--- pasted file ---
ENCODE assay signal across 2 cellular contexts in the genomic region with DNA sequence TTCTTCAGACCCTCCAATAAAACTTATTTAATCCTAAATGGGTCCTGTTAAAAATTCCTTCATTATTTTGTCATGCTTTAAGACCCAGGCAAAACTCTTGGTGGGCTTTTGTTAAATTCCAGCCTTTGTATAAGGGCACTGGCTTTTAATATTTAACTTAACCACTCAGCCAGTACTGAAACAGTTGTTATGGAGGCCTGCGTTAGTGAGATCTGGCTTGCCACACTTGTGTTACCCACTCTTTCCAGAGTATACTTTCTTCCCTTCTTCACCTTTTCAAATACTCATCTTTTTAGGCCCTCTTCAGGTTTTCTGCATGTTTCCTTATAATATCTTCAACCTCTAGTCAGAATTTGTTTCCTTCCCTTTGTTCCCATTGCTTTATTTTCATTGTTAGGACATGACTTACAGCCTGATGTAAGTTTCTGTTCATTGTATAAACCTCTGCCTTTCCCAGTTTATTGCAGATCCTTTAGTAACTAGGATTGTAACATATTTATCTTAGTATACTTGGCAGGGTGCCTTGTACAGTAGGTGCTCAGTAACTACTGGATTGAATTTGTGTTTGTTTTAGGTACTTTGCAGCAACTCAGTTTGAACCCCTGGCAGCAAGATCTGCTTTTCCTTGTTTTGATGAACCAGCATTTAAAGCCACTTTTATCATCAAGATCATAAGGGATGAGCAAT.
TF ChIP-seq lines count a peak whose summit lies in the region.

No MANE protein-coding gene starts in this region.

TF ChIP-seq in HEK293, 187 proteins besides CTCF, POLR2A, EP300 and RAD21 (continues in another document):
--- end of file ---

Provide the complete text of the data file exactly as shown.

ENCODE assay signal across 2 cellular contexts in the genomic region with DNA sequence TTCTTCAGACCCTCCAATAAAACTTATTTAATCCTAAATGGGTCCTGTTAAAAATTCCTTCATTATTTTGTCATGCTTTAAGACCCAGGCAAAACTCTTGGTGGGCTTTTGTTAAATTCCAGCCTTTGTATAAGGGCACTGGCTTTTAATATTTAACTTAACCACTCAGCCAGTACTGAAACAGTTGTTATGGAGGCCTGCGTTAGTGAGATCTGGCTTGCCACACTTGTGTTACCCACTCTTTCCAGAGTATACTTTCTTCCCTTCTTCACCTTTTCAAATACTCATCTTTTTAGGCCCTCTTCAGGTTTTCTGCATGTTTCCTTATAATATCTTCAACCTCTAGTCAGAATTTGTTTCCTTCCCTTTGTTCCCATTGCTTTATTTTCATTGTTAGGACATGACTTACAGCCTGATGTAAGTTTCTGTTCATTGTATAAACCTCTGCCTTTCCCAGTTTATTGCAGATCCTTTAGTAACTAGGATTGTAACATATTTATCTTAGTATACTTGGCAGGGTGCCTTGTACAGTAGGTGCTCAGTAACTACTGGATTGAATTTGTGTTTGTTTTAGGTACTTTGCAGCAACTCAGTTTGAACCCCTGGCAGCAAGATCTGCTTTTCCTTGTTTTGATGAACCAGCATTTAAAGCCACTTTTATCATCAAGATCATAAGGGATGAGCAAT.
TF ChIP-seq lines count a peak whose summit lies in the region.

No MANE protein-coding gene starts in this region.

TF ChIP-seq in HEK293, 187 proteins besides CTCF, POLR2A, EP300 and RAD21 (continues in another document):